Rather than blanket avoidance of packaged and processed items, some experts simply advise more mindful eating. Emma Sawko, owner of Comptoir 102 and Wild & The Moon comments: “Eating clean today when most food comes processed, packaged and convenient, implies eating with a conscience. It’s about making a conscious choice; being mindful about what you put into your body. It’s also about aligning body and mind.”
However, with the Middle East’s long working hours and the premiums that come with imported produce, it can be expensive and time consuming to eat consciously. Maria Romeralo, nutrition consultant, SHA Wellness Clinic comments: “You need to dedicate some time to cooking and eating food consciously. One of the problems these days is that we don’t dedicate time to something as important as eating and preparing food.”
Kurz agrees that the clean eating diet can be difficult to follow, particularly when travelling – since most airlines don’t offer unprocessed dinner options – and with friends who don’t share the same ethos. Meanwhile, McLeod Dodd believes that the rules are too restrictive and can lead to guilt and giving up. “The main disadvantage is that long-term adherence is tough. Once you have consumed a ‘dirty food’, i.e. something out of a packet, something refined or with a drop of sugar in it, this can cause guilt, which in turn decreases motivation.”
Ball adds: “Often natural, organic and good quality food comes at a higher price. In order to follow this lifestyle, consumers have to be aware that their weekly spend on food may increase. Also, consumers that aren’t so organised may find it difficult to prepare their meals in advance.”
At the more extreme end of the spectrum, clean eating has been criticised for putting pressure on people who suffer from eating disorders. According to Mcleod Dodd, those prone to eating disorders can “hide under the rules and regulations of clean eating quite easily”.
Looking to the future, the experts agree that the clean eating trend will continue, although Kashiwale believes it will become “more exciting”, while in Sawko’s opinion, more traditional techniques will emerge.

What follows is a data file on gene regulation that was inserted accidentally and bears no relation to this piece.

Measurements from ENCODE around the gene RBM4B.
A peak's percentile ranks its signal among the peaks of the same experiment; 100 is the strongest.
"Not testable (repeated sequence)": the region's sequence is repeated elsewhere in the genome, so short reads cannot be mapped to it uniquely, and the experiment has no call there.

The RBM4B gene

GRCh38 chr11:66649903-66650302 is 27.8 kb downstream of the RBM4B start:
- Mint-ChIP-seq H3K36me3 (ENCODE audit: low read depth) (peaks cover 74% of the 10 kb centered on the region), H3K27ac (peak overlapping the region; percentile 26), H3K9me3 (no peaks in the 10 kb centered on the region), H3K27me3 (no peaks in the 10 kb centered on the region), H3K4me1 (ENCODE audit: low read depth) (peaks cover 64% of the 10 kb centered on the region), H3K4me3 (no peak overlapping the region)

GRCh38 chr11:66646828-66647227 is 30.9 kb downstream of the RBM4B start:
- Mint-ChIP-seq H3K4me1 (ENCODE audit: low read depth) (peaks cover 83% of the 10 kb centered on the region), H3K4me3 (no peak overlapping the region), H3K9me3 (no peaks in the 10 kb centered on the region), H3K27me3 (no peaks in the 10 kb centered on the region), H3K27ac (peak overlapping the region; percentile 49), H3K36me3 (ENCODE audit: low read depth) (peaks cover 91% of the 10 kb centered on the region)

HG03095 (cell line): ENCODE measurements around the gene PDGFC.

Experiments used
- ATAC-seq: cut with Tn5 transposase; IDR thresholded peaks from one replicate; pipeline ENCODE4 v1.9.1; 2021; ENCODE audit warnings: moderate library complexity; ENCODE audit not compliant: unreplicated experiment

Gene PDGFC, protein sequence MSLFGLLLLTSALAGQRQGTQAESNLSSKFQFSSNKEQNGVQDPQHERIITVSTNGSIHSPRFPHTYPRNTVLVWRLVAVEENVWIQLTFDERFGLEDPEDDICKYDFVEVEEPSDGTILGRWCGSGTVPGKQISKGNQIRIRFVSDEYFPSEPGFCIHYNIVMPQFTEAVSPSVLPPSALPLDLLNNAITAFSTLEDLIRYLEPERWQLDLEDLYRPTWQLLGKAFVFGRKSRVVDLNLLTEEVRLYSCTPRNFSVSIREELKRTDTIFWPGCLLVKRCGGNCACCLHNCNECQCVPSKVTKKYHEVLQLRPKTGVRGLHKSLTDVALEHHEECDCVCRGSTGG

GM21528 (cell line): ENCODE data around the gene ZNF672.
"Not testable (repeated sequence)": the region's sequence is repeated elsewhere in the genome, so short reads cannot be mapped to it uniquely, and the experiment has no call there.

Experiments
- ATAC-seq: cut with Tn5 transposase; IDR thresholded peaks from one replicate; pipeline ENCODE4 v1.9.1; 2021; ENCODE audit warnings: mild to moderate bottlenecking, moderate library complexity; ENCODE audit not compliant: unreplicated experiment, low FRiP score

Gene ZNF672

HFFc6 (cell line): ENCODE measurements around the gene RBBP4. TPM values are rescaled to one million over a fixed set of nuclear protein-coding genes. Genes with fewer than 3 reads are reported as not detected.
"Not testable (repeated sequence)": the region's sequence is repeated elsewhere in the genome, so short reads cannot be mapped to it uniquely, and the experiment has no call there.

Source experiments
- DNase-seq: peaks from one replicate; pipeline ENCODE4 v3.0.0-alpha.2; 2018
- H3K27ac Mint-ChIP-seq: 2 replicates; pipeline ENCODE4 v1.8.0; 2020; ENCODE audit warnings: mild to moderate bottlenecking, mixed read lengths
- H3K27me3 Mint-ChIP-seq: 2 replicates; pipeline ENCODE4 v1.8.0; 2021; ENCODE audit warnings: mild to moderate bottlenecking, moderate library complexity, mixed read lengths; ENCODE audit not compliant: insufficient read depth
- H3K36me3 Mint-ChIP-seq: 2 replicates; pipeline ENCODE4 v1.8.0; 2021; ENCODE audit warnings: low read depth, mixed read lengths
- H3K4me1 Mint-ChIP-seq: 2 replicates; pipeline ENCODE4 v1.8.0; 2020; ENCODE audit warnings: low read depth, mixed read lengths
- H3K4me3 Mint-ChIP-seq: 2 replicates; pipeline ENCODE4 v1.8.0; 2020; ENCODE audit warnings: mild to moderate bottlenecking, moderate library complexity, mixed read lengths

“Preparation processes such as soaking, sprouting and fermentation are slowly making a come-back on the food scene and we should see a real fermentation and pickling revival,” she comments. Meanwhile, for Ball, bone broth, “Hollywood’s new go-to health and beauty fix”, will become a central aspect of the clean eating trend in 2017. “Bone broth helps achieve a healthier gut, improve sleep quality, mood and complexion and build a stronger immune system,” he says.
“As supermarket shelves are loaded with more pre-packaged and processed foods, health-conscious consumers are demanding more natural alternatives. Now it’s transferring into the restaurant industry as consumers recognise the benefits of clean eating and a healthier lifestyle” –Vivek Kashiwale, executive chef, Mint Leaf of London
On the other hand, Mcleod Dodd believes that clean eating is dying out as bloggers and celebrities start to disassociate themselves with the negative aspects of the trend. Instead, she believes 2017 will be about embracing a more balanced diet, which doesn’t necessarily mean complete avoidance of packaged and processed foods.
“The real science is catching up with the fake experts, demonstrating that many of the health claims are fabricated or based on a poor understanding of science, health and metabolism,” she says. “We should of course push for decreased sugar intake, more wholegrains, more fruit and vegetables, but also enjoy processed foods and treats as part of the balance, without feeling dirty.”